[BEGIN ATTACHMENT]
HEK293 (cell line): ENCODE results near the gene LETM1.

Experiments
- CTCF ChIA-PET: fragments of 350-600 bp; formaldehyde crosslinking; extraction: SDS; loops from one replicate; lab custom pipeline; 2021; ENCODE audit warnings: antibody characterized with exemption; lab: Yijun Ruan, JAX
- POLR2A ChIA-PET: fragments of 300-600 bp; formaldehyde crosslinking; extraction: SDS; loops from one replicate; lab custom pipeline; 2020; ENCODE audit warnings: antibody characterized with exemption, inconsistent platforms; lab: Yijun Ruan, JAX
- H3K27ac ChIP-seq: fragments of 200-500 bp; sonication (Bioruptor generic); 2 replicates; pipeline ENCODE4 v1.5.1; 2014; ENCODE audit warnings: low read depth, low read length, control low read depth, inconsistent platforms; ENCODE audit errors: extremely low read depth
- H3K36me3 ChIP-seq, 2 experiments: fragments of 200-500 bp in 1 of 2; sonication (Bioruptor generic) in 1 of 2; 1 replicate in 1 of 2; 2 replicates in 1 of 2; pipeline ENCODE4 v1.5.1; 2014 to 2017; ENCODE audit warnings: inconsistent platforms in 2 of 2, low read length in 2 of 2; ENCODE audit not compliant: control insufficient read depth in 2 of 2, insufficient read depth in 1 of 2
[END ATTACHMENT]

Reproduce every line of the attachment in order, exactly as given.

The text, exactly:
HEK293 (cell line): ENCODE results near the gene LETM1.

Experiments
- CTCF ChIA-PET: fragments of 350-600 bp; formaldehyde crosslinking; extraction: SDS; loops from one replicate; lab custom pipeline; 2021; ENCODE audit warnings: antibody characterized with exemption; lab: Yijun Ruan, JAX
- POLR2A ChIA-PET: fragments of 300-600 bp; formaldehyde crosslinking; extraction: SDS; loops from one replicate; lab custom pipeline; 2020; ENCODE audit warnings: antibody characterized with exemption, inconsistent platforms; lab: Yijun Ruan, JAX
- H3K27ac ChIP-seq: fragments of 200-500 bp; sonication (Bioruptor generic); 2 replicates; pipeline ENCODE4 v1.5.1; 2014; ENCODE audit warnings: low read depth, low read length, control low read depth, inconsistent platforms; ENCODE audit errors: extremely low read depth
- H3K36me3 ChIP-seq, 2 experiments: fragments of 200-500 bp in 1 of 2; sonication (Bioruptor generic) in 1 of 2; 1 replicate in 1 of 2; 2 replicates in 1 of 2; pipeline ENCODE4 v1.5.1; 2014 to 2017; ENCODE audit warnings: inconsistent platforms in 2 of 2, low read length in 2 of 2; ENCODE audit not compliant: control insufficient read depth in 2 of 2, insufficient read depth in 1 of 2